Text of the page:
Carrell continued, “Value adding is important for all businesses, and especially for farms. This skincare business was the perfect way for us to add significant value to our existing meat operation.”

She went on to revealed that tallow based skincare is becoming very popular these days with so many people making the switch to healthier lifestyles in general. “People are choosing farm fresh foods over processed foods. This pursuit of health is carried through in their choices for hair and skincare products as well. What we put on our skin is just as important as what we put in our bodies!  My kind of customer is someone looking for a healthy, safe choice for effective skincare products. They love supporting a small, artisanal business.”

While Carrell ships her products worldwide, she depends on and loves to meet local people that support her small business.  “Small businesses are the lifeblood of our economy and our country! Small business drives job creation, and is at the heart of innovation. Local communities like ours enjoys terrific economic growth as a result of the existence of small businesses!”

Tradition tells that Social Circle was named by a weary traveler who came upon a well where locals gathered and was given water to quench his thirst. That welcoming feeling extends to local small businesses.

Angel Dust Gifts and Décor is one such place. Owner Cindy Griswell has created a welcoming oasis a short drive from the Interstate 20. Stocked with items not found in a big box store, she takes pride in offering items from Ireland and exclusive handmade candles. Their inventory changes seasonally and gift cards are available for purchase.

“Our Angel Dust Candles that are made by my youngest son Dusty Griswell is the bestselling item. After that, probably (Social Circle High School) Redskins spirit wear and then signs. We carry a wide assortment of signs,” Griswell stated.

Angel Dust’s success is local support and foot traffic from tourists looking for gifts as well as relationships. “The locals help to keep the businesses going. We try to help out as much as we can with opportunities within the community to participate in sponsorships.” 

Griswell elaborated, “We have a merchants group that meets every other month to stay on top of all of the events and we all play a part in trying to come up with events to draw people into the downtown area.”

Another small business, Deep South Cattle, is thriving. While the family farm is in Washington, Debra Daniel and her family live and operate the Deep South Cattle General Store. Recognizing the growing importance of farm to table dining, the General Store focuses on providing the fresh meat from their Angus and 100% Wagyu cows.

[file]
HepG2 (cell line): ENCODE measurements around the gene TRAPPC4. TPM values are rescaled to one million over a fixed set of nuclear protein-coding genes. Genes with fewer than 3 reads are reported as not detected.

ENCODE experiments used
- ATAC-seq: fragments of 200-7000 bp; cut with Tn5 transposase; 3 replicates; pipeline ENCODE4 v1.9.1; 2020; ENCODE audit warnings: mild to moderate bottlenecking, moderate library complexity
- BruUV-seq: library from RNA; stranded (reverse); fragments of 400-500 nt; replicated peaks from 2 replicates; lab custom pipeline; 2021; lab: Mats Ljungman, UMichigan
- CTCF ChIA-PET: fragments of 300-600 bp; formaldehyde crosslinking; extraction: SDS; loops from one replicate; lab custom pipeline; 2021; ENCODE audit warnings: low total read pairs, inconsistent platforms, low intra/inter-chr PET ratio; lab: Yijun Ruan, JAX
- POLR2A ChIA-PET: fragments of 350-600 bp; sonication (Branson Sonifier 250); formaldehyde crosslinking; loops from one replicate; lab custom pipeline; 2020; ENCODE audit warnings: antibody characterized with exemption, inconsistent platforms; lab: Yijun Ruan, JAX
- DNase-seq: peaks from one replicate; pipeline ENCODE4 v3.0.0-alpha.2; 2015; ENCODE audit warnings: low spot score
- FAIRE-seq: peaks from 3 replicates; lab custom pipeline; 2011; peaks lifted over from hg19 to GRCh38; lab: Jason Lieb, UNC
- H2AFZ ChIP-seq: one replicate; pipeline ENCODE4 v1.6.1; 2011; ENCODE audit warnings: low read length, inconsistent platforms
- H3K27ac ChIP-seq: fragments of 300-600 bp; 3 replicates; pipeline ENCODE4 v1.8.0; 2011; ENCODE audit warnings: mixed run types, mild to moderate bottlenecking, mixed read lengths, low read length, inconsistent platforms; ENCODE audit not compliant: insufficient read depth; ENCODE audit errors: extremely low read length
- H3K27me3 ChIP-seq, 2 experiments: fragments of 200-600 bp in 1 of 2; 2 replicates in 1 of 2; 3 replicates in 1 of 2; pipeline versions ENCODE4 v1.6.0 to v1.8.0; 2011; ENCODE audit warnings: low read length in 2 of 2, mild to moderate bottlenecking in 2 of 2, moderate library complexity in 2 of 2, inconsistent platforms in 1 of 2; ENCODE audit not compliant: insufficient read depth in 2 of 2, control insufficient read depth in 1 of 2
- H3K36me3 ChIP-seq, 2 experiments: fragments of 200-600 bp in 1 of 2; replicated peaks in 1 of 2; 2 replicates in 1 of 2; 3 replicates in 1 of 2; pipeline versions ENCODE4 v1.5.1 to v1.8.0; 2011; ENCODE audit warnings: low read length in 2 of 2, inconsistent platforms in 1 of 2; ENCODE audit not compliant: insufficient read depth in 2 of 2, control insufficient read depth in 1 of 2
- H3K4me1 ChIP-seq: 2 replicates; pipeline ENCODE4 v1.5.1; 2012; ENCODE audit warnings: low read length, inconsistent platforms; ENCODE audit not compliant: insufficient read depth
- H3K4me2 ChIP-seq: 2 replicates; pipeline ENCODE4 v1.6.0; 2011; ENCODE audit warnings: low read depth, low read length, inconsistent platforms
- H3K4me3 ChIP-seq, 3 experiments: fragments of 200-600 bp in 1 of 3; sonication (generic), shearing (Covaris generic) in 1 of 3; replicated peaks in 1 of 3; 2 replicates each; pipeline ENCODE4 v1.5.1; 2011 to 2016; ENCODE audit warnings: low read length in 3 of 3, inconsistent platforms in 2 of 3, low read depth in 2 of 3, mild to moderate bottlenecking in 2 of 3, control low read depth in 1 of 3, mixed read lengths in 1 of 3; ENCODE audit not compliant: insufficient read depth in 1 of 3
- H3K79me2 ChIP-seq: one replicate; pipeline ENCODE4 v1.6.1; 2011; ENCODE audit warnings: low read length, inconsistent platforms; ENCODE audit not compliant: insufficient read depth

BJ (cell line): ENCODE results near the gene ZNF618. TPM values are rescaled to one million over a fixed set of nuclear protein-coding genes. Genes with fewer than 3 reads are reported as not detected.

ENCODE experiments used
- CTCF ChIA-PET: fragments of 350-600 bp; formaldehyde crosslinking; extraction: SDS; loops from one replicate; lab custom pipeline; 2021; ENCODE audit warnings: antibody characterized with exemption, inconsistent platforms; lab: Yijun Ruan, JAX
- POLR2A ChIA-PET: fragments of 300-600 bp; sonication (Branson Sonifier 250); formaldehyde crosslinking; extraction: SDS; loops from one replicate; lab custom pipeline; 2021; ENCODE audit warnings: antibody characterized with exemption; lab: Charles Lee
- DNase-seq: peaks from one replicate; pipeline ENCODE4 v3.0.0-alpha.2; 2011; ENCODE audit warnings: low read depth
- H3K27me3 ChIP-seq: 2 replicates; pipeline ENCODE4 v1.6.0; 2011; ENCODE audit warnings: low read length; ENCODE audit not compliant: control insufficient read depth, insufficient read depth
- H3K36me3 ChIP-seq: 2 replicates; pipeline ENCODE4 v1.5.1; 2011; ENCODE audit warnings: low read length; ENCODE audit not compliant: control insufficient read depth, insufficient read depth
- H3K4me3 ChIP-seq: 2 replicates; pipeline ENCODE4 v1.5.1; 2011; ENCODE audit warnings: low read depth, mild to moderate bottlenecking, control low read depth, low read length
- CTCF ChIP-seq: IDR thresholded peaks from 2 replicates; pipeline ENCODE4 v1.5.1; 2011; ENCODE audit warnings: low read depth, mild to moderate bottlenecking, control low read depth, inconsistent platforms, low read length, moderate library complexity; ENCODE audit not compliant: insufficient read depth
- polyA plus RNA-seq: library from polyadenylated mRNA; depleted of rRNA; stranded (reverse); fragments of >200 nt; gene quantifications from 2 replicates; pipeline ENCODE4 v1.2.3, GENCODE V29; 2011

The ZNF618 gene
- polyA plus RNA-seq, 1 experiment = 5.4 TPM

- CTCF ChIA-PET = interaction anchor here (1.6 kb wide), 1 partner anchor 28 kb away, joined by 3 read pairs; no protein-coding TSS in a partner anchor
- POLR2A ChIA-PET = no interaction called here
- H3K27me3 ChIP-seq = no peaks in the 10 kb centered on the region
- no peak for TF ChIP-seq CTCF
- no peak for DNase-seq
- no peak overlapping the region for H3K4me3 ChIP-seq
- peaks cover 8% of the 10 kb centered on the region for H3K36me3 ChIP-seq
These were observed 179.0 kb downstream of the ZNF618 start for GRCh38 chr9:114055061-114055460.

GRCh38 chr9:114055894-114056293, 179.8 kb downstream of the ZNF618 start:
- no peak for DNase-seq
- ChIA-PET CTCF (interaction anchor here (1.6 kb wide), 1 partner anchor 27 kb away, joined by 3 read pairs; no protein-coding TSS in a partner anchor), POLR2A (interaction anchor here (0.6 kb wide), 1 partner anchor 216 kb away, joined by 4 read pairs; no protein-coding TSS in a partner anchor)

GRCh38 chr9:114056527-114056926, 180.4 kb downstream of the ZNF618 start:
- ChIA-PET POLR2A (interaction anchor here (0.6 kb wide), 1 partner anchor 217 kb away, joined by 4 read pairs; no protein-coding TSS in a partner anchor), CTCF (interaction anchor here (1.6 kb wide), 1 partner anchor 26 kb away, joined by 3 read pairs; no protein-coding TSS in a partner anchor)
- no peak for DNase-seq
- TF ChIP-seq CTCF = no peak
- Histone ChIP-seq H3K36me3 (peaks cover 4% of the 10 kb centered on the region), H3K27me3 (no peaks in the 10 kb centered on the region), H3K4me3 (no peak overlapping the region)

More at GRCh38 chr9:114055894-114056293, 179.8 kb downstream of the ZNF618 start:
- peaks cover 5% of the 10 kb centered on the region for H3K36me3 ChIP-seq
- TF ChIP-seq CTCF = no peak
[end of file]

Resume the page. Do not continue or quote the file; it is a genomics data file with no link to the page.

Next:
Daniel stated. “My husband and I live in Social Circle. We have three daughters and two grandchildren. We purchased our building in Social Circle in 2021. We renovated the building and turned it into the Deep South General Store. We sell meat from our farm, pork products, fresh Georgia shrimp (seasonal), quail, and many grocery items and seasonal decor for your kitchen. 

“We recently just added meals to-go that are from two local businesses. We love to support the community and other businesses.”

Daniel knows that local citizens are the backbone of any business. “It’s essential for a healthy economy. It helps to keep the money circulated within the community while also allowing us to connect with the community on a personal level.”  

To that end, the General Store sponsors many sports at the local high school and has a presence at all city events including the Friendship Festival which is the kick start to the holiday season.

The inventory is constantly changing and adapting to their clientele. With offering free materials to make a gift basket for your purchased items, they also supply kitchen items, décor and condiments. But their biggest seller is the meat raised on their farm.  

Daniel said, “We are a family operation, and we take pride in what we raise on the farm and sell in our store. We want to bring you the meat you deserve.”

It seems the Great Communicator foresaw great things in America. President Reagan knew that a tiny flame of conviction by a dreamer can roll into a bonfire with the “investments of brave people with hope for the future, trust in their fellow man and faith in God.”

 Loganville

Lions Creek Farm

3665 Claude Brewer Road

770.500.2965

www.lionscreekfarm.com

Monroe

The Armory Bookstore 

118 N Broad Street 

678.635.3670

www.thearmorybookstore.com

Buffalo Gal Grassfed Beauty

710 Riverbend Road

770.207.0298

www.buffalogalgrassfed.com

Social Circle

Angel Dust Gifts and Decor

153 S Cherokee Rd

678.469.9375

www.angeldustgifts.com 

Deep South Cattle Company

136 E. Sycamore Street

706.805.1827

www.deepsouthcattle.com